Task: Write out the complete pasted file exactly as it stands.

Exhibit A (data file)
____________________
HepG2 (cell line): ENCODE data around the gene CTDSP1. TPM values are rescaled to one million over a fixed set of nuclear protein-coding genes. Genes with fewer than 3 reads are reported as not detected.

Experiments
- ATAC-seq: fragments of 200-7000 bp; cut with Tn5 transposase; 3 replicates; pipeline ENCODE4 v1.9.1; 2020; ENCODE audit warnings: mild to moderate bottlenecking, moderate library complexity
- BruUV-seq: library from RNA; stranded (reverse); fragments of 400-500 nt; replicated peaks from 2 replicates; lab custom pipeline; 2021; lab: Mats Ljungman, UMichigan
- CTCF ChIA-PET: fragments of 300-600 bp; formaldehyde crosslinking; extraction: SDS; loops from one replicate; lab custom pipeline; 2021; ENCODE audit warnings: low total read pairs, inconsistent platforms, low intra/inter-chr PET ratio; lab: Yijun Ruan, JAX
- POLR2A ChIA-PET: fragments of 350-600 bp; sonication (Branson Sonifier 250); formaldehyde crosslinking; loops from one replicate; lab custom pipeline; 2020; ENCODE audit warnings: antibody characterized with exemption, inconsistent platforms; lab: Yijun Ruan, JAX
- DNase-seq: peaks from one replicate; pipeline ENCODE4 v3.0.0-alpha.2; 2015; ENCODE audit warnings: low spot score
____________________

HepG2 (cell line): ENCODE data around the gene CTDSP1. TPM values are rescaled to one million over a fixed set of nuclear protein-coding genes. Genes with fewer than 3 reads are reported as not detected.

Experiments
- ATAC-seq: fragments of 200-7000 bp; cut with Tn5 transposase; 3 replicates; pipeline ENCODE4 v1.9.1; 2020; ENCODE audit warnings: mild to moderate bottlenecking, moderate library complexity
- BruUV-seq: library from RNA; stranded (reverse); fragments of 400-500 nt; replicated peaks from 2 replicates; lab custom pipeline; 2021; lab: Mats Ljungman, UMichigan
- CTCF ChIA-PET: fragments of 300-600 bp; formaldehyde crosslinking; extraction: SDS; loops from one replicate; lab custom pipeline; 2021; ENCODE audit warnings: low total read pairs, inconsistent platforms, low intra/inter-chr PET ratio; lab: Yijun Ruan, JAX
- POLR2A ChIA-PET: fragments of 350-600 bp; sonication (Branson Sonifier 250); formaldehyde crosslinking; loops from one replicate; lab custom pipeline; 2020; ENCODE audit warnings: antibody characterized with exemption, inconsistent platforms; lab: Yijun Ruan, JAX
- DNase-seq: peaks from one replicate; pipeline ENCODE4 v3.0.0-alpha.2; 2015; ENCODE audit warnings: low spot score